User Tag List

Informational! Informational!:  0
Likes Likes:  0
Page 1 of 2 12 LastLast
Results 1 to 8 of 10

Thread: Repotting sarracenia

  1. #1

    Join Date
    Mar 2004
    Location
    San Francisco
    Posts
    24
    Mentioned
    0 Post(s)
    Tagged
    0 Thread(s)
    Since it's about repotting time, I wanted to get the opinions of the other growers on transplanting. Specifically....

    When moving Sarracenia to larger pots, should you typically avoid disturbance by just transplanting the entire plant/soil clump and then filling in the gaps with new soil? Or should the old media be washed away and completely replaced?

    ... or does it depend? I've always done the former to prevent shock, but I seem to remember reading about benefits from "refreshing" all of the soil. I don't recall if I was even reading about Sarracenia; but in any case, can soil ever go "stale," and if so, how does one tell?

    And CAN Sarrs be set back by transplanting at all? Maybe I'm coddling them...

    Thoughts/experiences?
    Mike

  2. #2

    Join Date
    May 2004
    Location
    Portland
    Posts
    188
    Mentioned
    0 Post(s)
    Tagged
    0 Thread(s)
    I'm sure you'll get several different "methods" but generally I remove the plant by tipping the pot. At this point most of the old mix falls away. I then just work away most of the remaining soil with my hand. A bit remains but for the most part I think this is sufficient. You could wash away the soil or soak them first to get rid of all old soil.

    I try and rotate my plants into fresh mix every 2 - 3 years. Plus it's always nice when they "graduate" to a bigger pot [img]http://www.**********.com/iB_html/non-cgi/emoticons/new/smile.gif[/img]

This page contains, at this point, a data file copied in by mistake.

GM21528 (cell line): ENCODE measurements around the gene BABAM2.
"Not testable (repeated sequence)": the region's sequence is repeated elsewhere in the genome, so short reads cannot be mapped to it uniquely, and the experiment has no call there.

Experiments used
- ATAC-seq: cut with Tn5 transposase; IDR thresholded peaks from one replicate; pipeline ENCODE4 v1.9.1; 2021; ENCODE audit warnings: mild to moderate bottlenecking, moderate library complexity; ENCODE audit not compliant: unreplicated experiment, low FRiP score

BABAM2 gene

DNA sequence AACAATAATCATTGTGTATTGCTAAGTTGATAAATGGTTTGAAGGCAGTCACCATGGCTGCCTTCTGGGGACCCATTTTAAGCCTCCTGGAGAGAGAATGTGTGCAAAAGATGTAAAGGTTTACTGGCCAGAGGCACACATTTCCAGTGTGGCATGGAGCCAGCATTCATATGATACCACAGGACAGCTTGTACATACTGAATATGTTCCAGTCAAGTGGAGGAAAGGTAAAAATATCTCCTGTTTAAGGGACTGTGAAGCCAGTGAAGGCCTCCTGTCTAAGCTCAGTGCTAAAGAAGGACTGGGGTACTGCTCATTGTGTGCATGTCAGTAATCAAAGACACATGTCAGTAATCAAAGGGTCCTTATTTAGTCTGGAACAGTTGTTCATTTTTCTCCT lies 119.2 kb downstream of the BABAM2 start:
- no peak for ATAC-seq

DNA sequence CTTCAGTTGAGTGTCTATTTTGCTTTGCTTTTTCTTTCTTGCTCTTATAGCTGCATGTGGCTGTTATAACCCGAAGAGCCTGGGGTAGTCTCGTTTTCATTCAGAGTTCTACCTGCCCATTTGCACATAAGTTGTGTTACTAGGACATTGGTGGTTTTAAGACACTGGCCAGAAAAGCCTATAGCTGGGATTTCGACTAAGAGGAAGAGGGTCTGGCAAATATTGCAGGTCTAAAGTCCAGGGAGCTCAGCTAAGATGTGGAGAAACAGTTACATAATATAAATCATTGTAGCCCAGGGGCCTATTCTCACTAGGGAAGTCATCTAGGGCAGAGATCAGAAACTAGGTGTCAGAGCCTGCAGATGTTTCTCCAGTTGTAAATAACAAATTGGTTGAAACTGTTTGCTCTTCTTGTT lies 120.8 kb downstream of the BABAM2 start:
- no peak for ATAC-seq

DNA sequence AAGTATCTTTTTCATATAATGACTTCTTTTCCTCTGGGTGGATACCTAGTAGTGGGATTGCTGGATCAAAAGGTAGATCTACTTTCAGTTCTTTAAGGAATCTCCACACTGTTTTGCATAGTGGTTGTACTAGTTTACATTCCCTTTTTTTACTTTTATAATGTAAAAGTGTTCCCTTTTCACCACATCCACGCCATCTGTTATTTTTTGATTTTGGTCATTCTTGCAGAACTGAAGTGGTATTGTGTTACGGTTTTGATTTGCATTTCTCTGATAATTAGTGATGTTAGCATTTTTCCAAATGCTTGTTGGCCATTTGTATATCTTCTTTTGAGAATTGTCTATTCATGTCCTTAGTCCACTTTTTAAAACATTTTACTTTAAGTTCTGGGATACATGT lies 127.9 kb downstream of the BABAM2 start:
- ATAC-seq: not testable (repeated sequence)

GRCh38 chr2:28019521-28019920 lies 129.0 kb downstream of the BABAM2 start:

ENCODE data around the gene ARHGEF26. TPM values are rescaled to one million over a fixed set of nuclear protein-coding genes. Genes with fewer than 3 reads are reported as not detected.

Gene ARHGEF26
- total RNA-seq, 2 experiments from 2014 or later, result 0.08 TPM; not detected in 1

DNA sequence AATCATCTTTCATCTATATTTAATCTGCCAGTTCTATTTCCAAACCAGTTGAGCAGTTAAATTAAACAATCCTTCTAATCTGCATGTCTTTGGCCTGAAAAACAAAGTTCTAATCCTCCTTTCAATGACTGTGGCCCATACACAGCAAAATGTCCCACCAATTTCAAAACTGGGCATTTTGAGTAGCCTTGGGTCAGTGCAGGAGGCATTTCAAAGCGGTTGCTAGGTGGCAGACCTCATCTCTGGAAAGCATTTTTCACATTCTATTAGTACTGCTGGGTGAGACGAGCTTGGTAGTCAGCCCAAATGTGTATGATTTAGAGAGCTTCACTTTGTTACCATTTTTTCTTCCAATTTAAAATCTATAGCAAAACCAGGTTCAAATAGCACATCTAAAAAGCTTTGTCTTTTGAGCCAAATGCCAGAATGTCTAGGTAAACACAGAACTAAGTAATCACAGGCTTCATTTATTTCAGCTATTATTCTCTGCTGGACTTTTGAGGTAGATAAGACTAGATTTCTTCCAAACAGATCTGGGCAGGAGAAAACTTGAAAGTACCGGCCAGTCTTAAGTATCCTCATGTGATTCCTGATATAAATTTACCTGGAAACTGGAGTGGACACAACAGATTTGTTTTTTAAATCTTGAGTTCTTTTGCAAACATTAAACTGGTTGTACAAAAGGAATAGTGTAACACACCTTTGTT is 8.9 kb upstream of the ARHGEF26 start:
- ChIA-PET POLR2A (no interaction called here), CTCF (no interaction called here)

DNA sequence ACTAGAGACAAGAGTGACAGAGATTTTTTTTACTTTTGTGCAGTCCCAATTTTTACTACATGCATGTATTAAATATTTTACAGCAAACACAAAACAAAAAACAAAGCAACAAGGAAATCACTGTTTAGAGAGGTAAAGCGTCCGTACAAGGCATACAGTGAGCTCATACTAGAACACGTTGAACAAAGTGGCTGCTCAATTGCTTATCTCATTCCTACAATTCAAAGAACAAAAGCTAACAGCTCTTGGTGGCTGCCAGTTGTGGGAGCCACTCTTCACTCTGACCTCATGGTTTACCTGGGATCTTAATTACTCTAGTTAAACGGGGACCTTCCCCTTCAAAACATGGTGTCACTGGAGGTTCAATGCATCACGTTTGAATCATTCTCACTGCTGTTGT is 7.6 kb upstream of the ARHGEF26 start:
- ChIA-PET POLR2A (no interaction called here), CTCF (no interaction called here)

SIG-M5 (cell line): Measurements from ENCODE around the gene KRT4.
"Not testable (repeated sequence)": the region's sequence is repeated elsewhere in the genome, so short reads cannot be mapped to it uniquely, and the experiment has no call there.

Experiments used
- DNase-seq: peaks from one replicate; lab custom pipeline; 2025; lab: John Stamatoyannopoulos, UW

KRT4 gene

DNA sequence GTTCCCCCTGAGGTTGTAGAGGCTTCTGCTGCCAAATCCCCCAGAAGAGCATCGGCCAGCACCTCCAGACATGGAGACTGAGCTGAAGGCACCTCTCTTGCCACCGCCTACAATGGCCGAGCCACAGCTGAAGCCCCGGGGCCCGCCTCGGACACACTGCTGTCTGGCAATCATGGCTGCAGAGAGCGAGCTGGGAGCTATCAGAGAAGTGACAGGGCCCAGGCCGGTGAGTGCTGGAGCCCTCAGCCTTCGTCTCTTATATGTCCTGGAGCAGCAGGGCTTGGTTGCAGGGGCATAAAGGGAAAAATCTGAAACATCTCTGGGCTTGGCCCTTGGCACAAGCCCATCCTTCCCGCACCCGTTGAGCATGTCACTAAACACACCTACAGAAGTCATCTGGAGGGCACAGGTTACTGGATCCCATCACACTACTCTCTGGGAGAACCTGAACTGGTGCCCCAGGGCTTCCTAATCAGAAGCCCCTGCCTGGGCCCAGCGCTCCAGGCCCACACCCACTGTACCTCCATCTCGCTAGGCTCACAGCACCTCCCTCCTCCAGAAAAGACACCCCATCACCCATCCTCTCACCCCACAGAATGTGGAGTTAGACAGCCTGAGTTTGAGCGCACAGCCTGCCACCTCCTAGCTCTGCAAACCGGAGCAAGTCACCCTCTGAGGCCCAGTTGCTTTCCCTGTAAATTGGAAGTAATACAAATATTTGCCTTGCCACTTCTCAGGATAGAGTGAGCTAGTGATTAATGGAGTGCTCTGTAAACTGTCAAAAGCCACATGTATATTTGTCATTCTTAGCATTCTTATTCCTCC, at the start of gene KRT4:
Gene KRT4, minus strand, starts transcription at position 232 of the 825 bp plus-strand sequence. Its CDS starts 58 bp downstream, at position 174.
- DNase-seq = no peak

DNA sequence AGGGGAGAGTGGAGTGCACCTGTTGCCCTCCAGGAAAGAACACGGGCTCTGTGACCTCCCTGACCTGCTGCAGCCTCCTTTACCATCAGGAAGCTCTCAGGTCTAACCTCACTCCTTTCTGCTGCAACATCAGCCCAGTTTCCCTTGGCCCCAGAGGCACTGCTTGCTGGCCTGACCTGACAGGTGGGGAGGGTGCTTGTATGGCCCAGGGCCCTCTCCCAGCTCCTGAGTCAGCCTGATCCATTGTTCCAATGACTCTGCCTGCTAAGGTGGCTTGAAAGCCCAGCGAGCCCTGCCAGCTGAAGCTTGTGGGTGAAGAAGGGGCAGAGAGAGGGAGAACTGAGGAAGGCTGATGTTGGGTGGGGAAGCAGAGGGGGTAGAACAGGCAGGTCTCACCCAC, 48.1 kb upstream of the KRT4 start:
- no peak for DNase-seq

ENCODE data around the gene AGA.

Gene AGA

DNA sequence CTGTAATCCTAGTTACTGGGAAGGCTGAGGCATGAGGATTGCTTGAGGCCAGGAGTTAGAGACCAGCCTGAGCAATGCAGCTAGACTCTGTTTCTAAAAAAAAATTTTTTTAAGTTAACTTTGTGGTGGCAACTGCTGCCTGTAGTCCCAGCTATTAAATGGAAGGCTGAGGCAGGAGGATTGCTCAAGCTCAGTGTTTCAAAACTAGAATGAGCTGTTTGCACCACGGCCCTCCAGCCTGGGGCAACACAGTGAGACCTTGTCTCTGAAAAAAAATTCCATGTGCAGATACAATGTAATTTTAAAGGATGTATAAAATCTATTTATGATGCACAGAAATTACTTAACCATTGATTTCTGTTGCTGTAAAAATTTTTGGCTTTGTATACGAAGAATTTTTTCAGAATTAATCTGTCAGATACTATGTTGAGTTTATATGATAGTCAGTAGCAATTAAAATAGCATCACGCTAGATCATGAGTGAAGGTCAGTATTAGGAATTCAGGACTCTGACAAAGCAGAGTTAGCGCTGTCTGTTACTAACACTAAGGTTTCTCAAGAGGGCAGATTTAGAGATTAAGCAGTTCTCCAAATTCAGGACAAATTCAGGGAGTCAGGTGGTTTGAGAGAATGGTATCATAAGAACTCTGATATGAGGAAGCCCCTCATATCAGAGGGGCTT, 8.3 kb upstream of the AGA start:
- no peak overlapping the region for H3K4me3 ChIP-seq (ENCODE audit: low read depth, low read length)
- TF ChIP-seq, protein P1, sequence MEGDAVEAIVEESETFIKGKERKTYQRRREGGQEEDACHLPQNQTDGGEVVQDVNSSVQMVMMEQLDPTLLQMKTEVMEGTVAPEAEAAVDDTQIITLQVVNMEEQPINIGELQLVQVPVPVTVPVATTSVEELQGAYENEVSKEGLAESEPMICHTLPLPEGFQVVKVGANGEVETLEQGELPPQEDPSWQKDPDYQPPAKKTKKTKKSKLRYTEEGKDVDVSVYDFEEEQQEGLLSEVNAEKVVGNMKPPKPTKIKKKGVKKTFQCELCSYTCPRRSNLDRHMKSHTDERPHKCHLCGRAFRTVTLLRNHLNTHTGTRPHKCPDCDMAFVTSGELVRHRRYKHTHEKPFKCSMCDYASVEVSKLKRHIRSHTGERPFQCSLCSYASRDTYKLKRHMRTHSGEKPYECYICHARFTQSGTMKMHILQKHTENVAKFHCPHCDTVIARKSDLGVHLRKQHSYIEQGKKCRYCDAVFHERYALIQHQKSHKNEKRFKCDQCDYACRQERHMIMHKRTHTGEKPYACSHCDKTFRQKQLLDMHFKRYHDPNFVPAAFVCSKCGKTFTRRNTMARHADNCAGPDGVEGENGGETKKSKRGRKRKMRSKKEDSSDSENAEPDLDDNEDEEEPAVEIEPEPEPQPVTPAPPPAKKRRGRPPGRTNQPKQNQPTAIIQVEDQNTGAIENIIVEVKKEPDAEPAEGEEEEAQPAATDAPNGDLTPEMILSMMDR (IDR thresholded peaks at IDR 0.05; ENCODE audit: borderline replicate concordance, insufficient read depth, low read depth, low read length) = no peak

Good luck.

  3. #3
    VFT and Drosera lover vft guy in SJ's Avatar
    Join Date
    Jun 2003
    Location
    Merced, California
    Posts
    1,503
    Mentioned
    0 Post(s)
    Tagged
    0 Thread(s)
    Mike, it has been my experience that Sarracenia are pretty resillient. I have had plants mailed to me with the pitchers chopped off to within an inch or 2 of the rhizome, completely uprooted and wrapped in a paper towel and shipped across country at the hottest part of summer.. potted them up and every single one survived and grew very well.... provided you have decent conditions where you live, Sarracenia are almost bomb-proof. I wouldnt worry about coddling them.

    Steve
    There are only 2 infinite things... the universe and human stupidity, and I'm not too sure about the universe.

  4. #4

    Join Date
    Sep 2001
    Location
    United Kingdom
    Posts
    2,005
    Mentioned
    0 Post(s)
    Tagged
    0 Thread(s)
    If you're just bumping up to a larger pot then I would use the existing soil block and put new peat around the edges and bottom in the new pot. It just makes life easier.
    If you want to split then it's up to you if you want to repot in the same soil or not. If it's quite old and hard though then it might be worth replacing it with fresh stuff.
    Alexis Vallance, U.K.
    Plant gallery
    Grow list

  5. #5

    Join Date
    Jun 2003
    Location
    Manchester, Connecticut
    Posts
    628
    Mentioned
    0 Post(s)
    Tagged